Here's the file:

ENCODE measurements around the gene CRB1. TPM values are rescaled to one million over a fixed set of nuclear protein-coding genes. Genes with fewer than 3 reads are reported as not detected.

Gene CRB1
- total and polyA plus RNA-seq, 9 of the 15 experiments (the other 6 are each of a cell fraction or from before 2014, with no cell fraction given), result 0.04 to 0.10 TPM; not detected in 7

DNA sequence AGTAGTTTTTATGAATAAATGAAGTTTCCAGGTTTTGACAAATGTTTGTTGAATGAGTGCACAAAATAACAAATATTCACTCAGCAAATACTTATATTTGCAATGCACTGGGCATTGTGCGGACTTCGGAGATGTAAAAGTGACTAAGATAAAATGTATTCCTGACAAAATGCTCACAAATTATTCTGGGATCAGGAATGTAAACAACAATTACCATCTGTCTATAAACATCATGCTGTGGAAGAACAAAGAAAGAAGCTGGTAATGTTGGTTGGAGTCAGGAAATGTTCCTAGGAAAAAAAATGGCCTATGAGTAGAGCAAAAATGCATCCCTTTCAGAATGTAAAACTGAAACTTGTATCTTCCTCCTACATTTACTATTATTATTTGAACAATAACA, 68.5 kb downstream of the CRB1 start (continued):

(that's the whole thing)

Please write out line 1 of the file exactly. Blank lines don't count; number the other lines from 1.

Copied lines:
ENCODE measurements around the gene CRB1. TPM values are rescaled to one million over a fixed set of nuclear protein-coding genes. Genes with fewer than 3 reads are reported as not detected.